This month, we shine the light on Riding for the Disabled NSW Tall Timbers CentreRDANSW Tall TImbers?and spoke to their administrator, Kerry Souter, about their organisation.

What does Riding for the Disabled NSW (RDANSW) do?

RDANSW Tall Timbers Centre provides therapeutic and recreational horse riding, equestrian activities and life skills programs for people with disabilities of all ages. Horse riding is a unique form of physical exercise, which can therapeutically assist people with a wide range of disabilities. It not only helps with co-ordination, balance, muscle development and fitness but develops trust, confidence, communication and leadership skills.


Who makes up the team at RDANSW?

We have a full-time Horse manager and 3 part-time staff members; Administrator, Staff Coach & Life Skills program co-ordinator. On top of this, we have around 80 regular Volunteer; ranging from the age of 12 through to retirees.

How do volunteers help in your organisation?

In a variety of ways. They help with the horses, coaching, leading in class, walking beside a rider, and assisting with the life skills program. As well, there is always gardening, property maintenance, cleaning and admin to be done!

How do you recruit and train your volunteers?

Every year we hold a recruitment stand at our local shopping centre. We also have supportive local newspapers that regularly run stories about our Centre to help attract volunteers.

We run group-training and induction sessions as well as individual inductions and ‘on the job’ training. When new volunteers join, they are initially given an experienced buddy while they are learning the RDA way.

How does Riding for the Disabled reward and retain their volunteers?

We like to think that the social aspect of volunteering with our centre helps to keep our volunteers returning. We encourage our volunteers to bring lunch, stay for the free coffee or tea and chat. We often have people bringing in cake for their birthdays for morning tea as well! We also encourage and maintain contact during the holiday breaks with lunches at these times.

Each year we hold a Thank you lunch at Christmas where everyone gets a gift, we award Service badges for their years of service and run our own Volunteer awards.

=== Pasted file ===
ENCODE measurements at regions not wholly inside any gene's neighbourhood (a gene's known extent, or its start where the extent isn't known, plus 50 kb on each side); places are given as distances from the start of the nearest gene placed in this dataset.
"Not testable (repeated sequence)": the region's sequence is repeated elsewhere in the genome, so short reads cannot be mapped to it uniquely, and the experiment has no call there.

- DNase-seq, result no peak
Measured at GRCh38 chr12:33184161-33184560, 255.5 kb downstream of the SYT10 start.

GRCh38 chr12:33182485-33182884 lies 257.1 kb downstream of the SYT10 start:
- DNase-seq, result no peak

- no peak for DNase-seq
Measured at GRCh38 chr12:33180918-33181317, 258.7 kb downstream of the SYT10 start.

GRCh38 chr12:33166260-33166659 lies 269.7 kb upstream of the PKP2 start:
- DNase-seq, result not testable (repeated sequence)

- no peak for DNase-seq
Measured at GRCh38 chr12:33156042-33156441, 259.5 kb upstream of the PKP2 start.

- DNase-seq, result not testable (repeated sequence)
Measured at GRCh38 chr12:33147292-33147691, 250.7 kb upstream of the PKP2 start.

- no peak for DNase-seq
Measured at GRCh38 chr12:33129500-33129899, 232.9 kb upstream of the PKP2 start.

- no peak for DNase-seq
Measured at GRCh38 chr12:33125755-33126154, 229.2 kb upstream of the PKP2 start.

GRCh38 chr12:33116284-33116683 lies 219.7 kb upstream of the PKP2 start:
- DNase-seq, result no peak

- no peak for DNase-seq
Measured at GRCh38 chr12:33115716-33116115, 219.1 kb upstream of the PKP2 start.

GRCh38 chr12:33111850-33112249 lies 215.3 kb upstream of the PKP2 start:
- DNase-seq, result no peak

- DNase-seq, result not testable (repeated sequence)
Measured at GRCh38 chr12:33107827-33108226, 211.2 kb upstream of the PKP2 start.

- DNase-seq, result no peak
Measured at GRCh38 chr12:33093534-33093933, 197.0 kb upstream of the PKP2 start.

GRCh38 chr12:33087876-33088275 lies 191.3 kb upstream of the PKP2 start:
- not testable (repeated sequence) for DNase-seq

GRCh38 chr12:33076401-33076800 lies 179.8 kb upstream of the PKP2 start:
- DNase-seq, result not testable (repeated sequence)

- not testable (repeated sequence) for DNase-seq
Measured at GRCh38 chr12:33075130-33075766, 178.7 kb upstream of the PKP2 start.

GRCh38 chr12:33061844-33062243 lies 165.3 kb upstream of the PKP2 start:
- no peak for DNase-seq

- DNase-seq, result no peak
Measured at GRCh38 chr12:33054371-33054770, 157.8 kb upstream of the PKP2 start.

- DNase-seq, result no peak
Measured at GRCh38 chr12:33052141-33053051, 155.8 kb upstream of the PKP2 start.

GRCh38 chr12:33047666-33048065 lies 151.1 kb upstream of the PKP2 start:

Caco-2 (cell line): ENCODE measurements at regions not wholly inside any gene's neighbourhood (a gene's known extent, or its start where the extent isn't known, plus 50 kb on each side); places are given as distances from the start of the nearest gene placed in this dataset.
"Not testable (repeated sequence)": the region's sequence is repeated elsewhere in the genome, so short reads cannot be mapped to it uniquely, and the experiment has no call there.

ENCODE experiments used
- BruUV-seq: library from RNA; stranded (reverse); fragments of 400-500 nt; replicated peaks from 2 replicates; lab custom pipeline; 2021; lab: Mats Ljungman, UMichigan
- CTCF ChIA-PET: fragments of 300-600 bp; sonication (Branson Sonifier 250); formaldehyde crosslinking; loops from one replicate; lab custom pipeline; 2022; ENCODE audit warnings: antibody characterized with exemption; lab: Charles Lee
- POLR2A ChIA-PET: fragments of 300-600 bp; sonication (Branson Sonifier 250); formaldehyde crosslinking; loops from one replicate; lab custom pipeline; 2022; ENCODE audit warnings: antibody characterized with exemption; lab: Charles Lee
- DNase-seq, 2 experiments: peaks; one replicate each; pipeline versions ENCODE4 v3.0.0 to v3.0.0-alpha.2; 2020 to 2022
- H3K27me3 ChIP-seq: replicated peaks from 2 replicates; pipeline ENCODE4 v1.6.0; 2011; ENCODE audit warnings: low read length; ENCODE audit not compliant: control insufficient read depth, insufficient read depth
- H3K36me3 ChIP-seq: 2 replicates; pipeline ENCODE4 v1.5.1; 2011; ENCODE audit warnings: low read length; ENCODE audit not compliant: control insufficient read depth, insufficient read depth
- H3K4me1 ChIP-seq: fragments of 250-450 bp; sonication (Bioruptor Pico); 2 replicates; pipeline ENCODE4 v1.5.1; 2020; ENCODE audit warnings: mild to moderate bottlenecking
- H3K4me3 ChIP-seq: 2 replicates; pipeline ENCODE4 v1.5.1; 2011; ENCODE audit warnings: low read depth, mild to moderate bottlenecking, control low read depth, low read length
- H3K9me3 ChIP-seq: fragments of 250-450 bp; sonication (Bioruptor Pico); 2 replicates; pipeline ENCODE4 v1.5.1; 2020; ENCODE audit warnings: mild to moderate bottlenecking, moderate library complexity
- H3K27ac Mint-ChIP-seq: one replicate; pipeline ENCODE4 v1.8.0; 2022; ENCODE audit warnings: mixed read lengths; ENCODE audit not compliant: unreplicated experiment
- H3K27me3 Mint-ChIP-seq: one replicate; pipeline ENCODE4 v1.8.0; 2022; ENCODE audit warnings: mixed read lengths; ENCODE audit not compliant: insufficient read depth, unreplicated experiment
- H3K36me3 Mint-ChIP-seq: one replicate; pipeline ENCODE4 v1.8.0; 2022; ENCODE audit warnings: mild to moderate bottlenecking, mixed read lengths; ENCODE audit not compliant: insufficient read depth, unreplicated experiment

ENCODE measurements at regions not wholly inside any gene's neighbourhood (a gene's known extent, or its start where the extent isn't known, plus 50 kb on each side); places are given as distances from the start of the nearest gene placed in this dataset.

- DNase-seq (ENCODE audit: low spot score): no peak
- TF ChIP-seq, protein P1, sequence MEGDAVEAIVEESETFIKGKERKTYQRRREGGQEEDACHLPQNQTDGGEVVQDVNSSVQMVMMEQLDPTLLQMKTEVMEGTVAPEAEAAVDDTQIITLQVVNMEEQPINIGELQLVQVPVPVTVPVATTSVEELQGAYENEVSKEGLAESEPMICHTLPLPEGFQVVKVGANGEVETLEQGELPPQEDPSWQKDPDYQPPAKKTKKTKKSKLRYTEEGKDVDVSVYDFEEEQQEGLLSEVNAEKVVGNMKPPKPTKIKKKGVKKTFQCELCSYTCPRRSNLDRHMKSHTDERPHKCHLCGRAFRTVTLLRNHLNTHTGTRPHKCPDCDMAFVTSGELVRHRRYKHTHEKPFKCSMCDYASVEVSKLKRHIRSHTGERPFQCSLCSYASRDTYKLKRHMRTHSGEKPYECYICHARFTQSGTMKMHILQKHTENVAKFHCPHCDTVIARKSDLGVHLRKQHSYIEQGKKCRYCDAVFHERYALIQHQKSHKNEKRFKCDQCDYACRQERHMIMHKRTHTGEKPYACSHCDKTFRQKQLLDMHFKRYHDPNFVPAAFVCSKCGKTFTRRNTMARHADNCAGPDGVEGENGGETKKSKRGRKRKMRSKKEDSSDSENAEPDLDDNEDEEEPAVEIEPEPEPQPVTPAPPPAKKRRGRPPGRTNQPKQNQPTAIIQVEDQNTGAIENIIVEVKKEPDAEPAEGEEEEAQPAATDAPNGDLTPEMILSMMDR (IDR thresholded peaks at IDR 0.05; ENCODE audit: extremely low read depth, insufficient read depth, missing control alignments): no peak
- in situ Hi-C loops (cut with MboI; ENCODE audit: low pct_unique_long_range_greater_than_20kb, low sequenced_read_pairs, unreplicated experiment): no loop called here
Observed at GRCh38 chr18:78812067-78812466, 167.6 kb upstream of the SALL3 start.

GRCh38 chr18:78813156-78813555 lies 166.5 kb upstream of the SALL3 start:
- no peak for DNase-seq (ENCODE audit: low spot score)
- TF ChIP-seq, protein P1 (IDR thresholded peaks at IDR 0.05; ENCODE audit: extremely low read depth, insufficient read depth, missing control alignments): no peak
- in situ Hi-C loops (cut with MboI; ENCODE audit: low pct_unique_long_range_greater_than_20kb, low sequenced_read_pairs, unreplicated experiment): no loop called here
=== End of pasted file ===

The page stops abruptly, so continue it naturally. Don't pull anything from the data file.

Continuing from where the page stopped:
However, we keep in mind and recognise the individual small things such as putting the bins out each week. Everyone is appreciated for the small things they contribute to the overall running of the centre.

What is the role of the volunteer manager in your organisation?

Volunteer management is undertaken by Staff Coach and myself (the Administrator). Together we maintain the necessary number of volunteers for the programs to run smoothly and make sure that the volunteers are happy and safe. Working with Children Checks, paperwork and its maintenance need to be processed.

Tell us something about your journey on the way to your current position.

I consider my role to be a once in a lifetime; I began volunteering on a regular basis as a teenager with another Centre, where I was lucky to have very dedicated and knowledgeable mentors.

After working for 10 years in the finance industry, the opportunity at RDA(NSW) Tall Timbers Centre came up. I was lucky to have a supportive partner who didn’t even blink twice when I said I wanted to trade in my corporate life for a horsey life!


Nicole King, a staff Coach with one of the horses at the Riding for the Disabled (NSW) Tall Timbers Centre.

What are the good things about your position?

Meeting new people every year, sharing their journey as volunteers but also being part of our Client’s journeys which is why we are here. We meet some amazing people who give their time for the benefit of others.

What are the challenges?

Juggling people and tasks and making sure that you are meeting the needs of everyone.

Where do you get your ideas and inspiration?

I mainly get ideas and inspiration from volunteers themselves; in most cases conversations around the lunch table. Knowing the clients that are on the waiting list and their needs – trying to accommodate them means you need to think outside the square.

Local media can also be inspiring – knowing what is going on in the local community and anything that your organisation to do to assist locals or where you can work on events to increase your organisation’s exposure.

What message would you give to other people starting similar roles?

Be flexible, don’t judge new volunteers, volunteers come from all walks of life and with all sorts of life experiences, each one has a story and qualities that you can work with.